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Comment Hats off, Amazon (Score 1) 84 84

It's always been a bit of a PITA to even consume Amazon content; I've got a fairly poor network connection and they're nowhere near as good at throttling as Youtube, let alone Netflix. When you compound that with their long-standing and only relatively recently-relaxed attitude towards permitting Android devices to consume Amazon Instant Video, my desire to have Amazon Prime has been extremely limited... until now.

Assuming this is true, this might be what finally lures me into Prime membership.

Comment Re:"to this very day..." (Score 2) 137 137

He invented something so he got a 18-year country-wide monopoly on the idea. What's the problem?

He invented a place on your computer desktop that you can click with a mouse and it will open a menu.

Genius, I tell you. Who would have ever thought something like that was possible?

https://en.wikipedia.org/wiki/...

Comment Re:Biohacking? (Score 1) 60 60

But they didn't win, did they? If they didn't win, it's irrelevant.

So, you think it's "irrelevant" that this sacred GMO industry that you worship sued to block other companies from labeling their food as "GMO free"? You are truly a zealot. It wasn't about them trying to "prevent FUD". It was about them trying to block the free speech of people who don't use their products. And this is the industry to which you're willing to hand over the keys to our food supply?

I still don't see you providing any shred of evidence that there are proven human health concerns for GMOs.

For me, this is not about health concerns. If I was concerned about the food I eat, I wouldn't have had that burrito from the food cart lady with the prison tattoos this afternoon.

This is entirely political. It's a pro-consumer issue for me. The consumers are paying the bill for GMOs, so if they want, they should get to know what they're paying for. I'm not asking for a law to be passed, I'm asking for food companies to start labeling their products truthfully. And to stop with using lobbyists to influence the government to pass laws to keep consumers from knowing what they're buying. And consumers should continue to run from GMO products until the industry is willing to label their products with this one truthful fact.

And I want transparency in the patenting of basic foodstuffs, because that matters to me, and I'm the one paying the bill.

Comment Re:Biohacking? (Score 1) 60 60

If the customers "don't" get what they want, then buy the (likely overpriced) stuff labelled "GMO free"

I bet you didn't know that the GMO industry sued to prevent people from labeling their food "GMO free".

Face it, they just don't want you to know what you're buying.

Nutritional information and list of ingredients are *government mandated*.

But the kosher and halal designations are not. Nor is the word "delicious" in big letters or any of the other words on the label. When I walk into the grocery, why doesn't the sign above the corn say, "Roundup Corn 3 for $1"? If the wondrous, miraculous benefits of GMO foods really exist, why doesn't the GMO industry advertise that fact to the consumers?

And if you say "They can't, because there's so much FUD", then you should know that the only proper commercial response to FUD is exercising your freedom of speech to market your products in a positive manner. The answer to bad speech is more good speech, not doing everything you can to obfuscate what is a truthful statement: "This food is made from genetically modified organisms". I would also request that the patent be clearly marked on the label. I want to know if the basic foodstuffs I buy are patented. Or is that also information I should not be allowed to have?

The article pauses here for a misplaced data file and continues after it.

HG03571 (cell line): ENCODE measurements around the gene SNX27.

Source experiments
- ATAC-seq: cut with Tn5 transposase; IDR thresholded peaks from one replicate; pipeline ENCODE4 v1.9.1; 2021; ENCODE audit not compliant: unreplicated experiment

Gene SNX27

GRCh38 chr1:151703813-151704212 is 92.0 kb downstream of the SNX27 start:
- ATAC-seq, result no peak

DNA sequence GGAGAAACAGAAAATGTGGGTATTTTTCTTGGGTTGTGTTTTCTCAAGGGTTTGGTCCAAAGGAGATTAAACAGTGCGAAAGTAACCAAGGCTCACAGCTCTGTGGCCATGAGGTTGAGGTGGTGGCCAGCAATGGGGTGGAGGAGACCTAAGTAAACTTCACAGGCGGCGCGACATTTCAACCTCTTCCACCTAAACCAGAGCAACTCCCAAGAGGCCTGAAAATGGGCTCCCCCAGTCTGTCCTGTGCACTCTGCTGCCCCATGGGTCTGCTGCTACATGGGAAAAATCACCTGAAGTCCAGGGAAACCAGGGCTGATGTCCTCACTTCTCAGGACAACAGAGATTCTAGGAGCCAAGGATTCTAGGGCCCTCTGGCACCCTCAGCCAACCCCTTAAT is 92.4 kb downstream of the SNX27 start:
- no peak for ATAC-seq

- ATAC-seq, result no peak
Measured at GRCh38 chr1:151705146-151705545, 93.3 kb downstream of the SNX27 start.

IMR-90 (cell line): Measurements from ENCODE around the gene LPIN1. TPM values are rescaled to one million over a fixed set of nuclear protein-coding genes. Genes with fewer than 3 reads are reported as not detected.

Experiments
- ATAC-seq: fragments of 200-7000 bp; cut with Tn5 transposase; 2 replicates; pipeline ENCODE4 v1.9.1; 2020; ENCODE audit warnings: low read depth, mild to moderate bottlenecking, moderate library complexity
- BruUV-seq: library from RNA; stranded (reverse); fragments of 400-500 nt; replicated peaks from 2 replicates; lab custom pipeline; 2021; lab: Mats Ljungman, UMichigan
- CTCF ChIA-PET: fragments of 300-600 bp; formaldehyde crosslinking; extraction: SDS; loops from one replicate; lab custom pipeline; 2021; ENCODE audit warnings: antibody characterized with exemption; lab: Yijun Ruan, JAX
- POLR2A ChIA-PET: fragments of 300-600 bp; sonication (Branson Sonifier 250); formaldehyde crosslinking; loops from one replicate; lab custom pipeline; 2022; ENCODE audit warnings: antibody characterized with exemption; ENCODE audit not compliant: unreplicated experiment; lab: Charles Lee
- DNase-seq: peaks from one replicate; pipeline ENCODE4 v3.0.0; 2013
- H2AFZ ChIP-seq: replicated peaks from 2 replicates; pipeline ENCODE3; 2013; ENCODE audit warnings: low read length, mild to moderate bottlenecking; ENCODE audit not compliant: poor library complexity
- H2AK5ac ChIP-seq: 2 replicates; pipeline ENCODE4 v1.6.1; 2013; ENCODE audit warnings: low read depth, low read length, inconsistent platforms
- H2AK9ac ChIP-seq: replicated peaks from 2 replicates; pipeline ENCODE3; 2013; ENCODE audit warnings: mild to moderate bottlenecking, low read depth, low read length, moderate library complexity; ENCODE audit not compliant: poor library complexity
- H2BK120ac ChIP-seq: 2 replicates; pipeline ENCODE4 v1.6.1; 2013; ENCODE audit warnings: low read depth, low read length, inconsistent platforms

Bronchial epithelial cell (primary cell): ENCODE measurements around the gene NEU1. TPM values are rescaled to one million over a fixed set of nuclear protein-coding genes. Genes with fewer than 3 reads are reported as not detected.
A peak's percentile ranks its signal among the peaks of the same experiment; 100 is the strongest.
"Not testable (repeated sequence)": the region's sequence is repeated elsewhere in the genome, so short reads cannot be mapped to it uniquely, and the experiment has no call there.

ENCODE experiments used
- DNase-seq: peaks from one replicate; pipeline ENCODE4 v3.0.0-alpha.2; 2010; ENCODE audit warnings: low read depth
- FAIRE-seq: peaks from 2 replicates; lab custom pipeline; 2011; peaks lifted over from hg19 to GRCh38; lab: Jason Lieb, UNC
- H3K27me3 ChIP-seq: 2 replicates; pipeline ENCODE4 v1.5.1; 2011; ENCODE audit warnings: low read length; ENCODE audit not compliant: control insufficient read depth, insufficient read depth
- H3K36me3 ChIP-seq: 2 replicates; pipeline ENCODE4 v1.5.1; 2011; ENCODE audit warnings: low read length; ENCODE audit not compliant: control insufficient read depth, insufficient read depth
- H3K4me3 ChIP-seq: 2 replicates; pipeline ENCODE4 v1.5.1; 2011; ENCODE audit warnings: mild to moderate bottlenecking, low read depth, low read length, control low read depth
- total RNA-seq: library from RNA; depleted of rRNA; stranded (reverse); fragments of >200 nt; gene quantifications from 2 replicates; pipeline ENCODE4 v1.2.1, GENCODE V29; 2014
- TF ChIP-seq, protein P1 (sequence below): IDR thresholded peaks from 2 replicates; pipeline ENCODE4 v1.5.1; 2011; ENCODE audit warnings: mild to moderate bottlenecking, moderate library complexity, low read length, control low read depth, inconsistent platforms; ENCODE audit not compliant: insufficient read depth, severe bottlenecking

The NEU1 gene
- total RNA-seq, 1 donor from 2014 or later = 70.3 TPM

Comment Re:Dubious assumptions are dubious (Score 1) 234 234

Turning off lights in cities isn't going to help astronomers much.

Actually, no. City glow is a huge impediment to astronomy for an area hundreds of times the size of the city.

There's a middle ground here. Lighting can be designed so it primarily lights the ground, instead of going every which way. Goes a long way towards reducing problems optical telescope use faces.

Comment Re:Low cost chip, high cost support (Score 1) 77 77

Now if a Sparc product was to target the mobile phone market?

Yeah, there's already been embedded SPARC processors, I talked to some guys at a job fair a long (long) while back who had built a digital camera around one. The problem is, they're just not cheap enough.

Comment Re:Can this be installed on a dual-boot machine (Score 1) 312 312

So the question is: can I replace 7 with 10? Without damaging the Linux install? If it screws up grub how do I get it back?

one option is to install grub to another device, like a flash drive. then you only have to get your BIOS to boot that device; if it doesn't happen automatically, F12 is usually the key to select boot devices during POST, but YMMV.

Comment Re:Biohacking? (Score 1) 60 60

Labelling them is arguably a "warning".

And arguably, it's truth in advertising.

There are labels of all sorts on food. There's a little "K" in a circle that means kosher and there's a symbol for Halal and there's labels that say "Grown in California" and "fresh" and "delicious". Those are not warnings.

There is nutritional information, there's a list of ingredients. If consumers want it, why not a simple little symbol that shows the food was grown from GM organisms?

Remember, it's the consumers that are paying for all the GMO research, for all the products, for all the salaries of all the scientists, for all the marketing and for the lobbyists trying to get the federal government to pass industry-friendly laws.

When an industry tries to get laws passed which are meant to make sure customers DON'T get what they want, it raises red flags.

"It's what you learn after you know it all that counts." -- John Wooden

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